Patent attorneys approach the patent application process with an awareness that the things they say and do on the patent application record will directly impact their clients’ patent rights. In particular, patent attorneys must be mindful of limiting statements and claim amendments they make as such actions may limit the scope of patent protection afford to their client. Courts may limit patent protection under the legal doctrines of “prosecution disclaimer” and “prosecution history estoppel.”
Prosecution disclaimer serves to limit the literal scope of patent protection afforded to a given patent claim. For example, if a patent claim describes a “mobile computer,” the literal meaning of mobile computer could be limited to computers without attached keyboards and displays if prosecution disclaimer applies.
Prosecution disclaimer might apply if the patent attorney extensively distinguished the inventor’s “mobile computer” from laptop computers in the patent application record or the patent application itself. Clients may wish to tout the weight and cost benefits of not having an attached keyboard and/or display, but the patent attorney must counsel the client how this might limit the inventor’s patent protection.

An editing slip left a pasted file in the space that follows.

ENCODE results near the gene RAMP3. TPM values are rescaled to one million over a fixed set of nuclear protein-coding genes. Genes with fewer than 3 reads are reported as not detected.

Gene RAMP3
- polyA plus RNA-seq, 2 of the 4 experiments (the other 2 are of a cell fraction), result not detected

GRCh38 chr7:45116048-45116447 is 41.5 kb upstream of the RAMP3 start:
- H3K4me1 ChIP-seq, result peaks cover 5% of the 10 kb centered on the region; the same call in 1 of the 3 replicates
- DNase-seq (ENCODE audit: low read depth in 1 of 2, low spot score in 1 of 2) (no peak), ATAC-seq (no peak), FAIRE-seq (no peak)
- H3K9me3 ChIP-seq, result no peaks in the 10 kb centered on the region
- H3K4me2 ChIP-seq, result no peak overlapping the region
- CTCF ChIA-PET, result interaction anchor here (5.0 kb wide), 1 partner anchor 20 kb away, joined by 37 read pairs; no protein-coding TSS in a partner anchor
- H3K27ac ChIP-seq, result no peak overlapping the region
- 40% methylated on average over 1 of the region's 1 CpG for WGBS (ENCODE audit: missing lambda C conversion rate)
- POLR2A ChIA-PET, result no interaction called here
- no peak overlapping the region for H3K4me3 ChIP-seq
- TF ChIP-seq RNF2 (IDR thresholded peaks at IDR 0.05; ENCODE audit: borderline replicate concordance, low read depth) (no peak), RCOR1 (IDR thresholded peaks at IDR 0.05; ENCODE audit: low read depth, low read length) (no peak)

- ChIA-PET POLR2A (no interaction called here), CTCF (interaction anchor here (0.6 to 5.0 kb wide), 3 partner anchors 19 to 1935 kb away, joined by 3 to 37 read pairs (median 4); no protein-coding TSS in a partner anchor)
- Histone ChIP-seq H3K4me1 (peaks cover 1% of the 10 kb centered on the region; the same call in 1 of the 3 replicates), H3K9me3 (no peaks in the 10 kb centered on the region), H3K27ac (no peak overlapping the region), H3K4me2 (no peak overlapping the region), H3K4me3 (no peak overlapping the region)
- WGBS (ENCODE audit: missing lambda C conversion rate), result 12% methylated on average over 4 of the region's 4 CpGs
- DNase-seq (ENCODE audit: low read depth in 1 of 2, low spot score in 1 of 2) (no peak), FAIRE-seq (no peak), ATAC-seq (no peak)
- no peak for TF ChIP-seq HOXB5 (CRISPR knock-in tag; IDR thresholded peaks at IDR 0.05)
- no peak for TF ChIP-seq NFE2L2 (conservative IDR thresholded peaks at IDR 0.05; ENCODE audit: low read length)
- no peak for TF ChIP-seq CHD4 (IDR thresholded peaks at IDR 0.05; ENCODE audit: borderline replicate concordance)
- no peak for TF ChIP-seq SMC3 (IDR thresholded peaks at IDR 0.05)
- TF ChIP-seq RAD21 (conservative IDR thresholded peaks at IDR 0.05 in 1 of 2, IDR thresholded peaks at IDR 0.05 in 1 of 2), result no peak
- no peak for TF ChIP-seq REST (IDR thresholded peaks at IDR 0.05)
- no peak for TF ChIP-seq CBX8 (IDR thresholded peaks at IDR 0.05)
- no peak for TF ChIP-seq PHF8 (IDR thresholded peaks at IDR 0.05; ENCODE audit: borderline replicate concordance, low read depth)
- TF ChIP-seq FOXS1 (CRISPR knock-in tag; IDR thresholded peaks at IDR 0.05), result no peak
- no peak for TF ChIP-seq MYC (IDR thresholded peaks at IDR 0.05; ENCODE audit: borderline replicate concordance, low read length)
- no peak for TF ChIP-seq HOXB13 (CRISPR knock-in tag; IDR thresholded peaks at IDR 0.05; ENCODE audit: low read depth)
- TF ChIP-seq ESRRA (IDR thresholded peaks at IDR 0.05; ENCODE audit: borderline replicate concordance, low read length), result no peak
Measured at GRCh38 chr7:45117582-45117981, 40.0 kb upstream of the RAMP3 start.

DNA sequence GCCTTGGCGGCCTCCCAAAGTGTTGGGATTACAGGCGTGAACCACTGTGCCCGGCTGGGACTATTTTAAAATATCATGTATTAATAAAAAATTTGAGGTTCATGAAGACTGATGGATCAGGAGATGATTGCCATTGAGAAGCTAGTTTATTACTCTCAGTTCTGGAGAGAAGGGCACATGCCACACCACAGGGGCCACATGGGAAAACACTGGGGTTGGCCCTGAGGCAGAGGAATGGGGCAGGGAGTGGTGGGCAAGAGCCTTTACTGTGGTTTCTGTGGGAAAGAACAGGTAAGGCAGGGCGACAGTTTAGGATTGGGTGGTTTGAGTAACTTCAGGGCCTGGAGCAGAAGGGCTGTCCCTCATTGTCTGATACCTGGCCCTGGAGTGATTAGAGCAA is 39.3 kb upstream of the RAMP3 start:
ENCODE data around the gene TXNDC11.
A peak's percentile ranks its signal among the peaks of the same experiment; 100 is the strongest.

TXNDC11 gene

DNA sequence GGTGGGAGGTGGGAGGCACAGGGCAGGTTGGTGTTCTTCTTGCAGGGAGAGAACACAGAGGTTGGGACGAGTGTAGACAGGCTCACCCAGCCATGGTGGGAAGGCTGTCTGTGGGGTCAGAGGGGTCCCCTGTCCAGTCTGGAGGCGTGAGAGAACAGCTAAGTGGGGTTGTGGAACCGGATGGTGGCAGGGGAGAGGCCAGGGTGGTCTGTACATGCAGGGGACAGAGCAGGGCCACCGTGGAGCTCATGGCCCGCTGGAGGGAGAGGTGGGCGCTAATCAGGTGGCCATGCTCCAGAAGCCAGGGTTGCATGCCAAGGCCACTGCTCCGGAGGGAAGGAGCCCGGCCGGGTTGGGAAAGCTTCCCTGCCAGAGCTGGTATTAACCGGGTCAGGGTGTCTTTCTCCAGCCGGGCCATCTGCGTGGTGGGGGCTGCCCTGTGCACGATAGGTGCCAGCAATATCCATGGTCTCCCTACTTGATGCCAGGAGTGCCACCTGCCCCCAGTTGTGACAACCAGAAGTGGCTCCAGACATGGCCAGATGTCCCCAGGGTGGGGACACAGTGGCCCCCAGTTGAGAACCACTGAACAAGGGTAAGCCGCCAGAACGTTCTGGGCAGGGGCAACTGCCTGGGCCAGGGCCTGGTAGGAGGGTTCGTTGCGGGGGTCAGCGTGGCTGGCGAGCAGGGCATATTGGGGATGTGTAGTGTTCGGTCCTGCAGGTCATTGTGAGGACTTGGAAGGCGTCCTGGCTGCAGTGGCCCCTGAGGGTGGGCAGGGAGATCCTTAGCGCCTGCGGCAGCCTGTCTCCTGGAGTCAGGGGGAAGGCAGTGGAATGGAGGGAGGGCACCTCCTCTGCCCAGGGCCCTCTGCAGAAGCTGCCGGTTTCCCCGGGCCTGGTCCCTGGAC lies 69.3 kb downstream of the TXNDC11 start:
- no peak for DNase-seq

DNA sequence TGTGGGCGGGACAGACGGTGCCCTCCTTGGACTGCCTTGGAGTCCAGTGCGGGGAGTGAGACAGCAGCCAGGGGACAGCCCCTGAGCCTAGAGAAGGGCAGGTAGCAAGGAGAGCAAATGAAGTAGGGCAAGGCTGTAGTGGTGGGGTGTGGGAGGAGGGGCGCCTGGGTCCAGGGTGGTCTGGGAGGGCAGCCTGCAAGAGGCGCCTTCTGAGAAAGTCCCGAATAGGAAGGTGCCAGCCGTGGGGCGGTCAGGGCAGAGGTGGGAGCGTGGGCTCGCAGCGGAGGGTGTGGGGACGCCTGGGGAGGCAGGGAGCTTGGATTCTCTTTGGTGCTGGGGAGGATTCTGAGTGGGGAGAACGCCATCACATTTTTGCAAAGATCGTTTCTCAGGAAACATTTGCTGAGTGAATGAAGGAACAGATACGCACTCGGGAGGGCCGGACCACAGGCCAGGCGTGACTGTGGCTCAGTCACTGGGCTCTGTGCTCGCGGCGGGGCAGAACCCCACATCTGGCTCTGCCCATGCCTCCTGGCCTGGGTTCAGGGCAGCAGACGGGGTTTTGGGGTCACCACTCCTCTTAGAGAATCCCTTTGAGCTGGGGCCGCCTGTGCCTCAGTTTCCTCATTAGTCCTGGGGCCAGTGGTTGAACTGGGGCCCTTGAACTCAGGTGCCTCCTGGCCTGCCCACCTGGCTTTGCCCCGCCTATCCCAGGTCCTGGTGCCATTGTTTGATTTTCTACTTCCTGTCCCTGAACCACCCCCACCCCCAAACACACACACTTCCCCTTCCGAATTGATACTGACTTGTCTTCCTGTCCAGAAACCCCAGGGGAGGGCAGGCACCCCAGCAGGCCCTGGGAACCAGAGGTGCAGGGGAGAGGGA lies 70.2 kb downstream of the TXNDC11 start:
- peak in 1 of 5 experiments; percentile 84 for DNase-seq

Prosecution History Estoppel
Prosecution history estoppel serves to limit what a court will consider “equivalent” to the inventor’s claimed invention. Courts consider equivalent subject matter to be close enough to what the inventor literally describes to justify protecting the similar subject matter under the patent as well as the literally described subject matter. For example, a court will likely deny protection for a product otherwise similar to the inventor’s claimed invention if the patent attorney argued during the patent application process that the inventor’s invention was different than the similar product.
Thus, patent attorneys and inventors should carefully consider technical details included in patent applications and Office Action amendments when those technical details might serve to limit the inventor’s patent protection. Often times, technical details are necessary and beneficial, but sometimes the patent attorney will recognize that omitting certain details and arguments will best serve the inventor’s interests.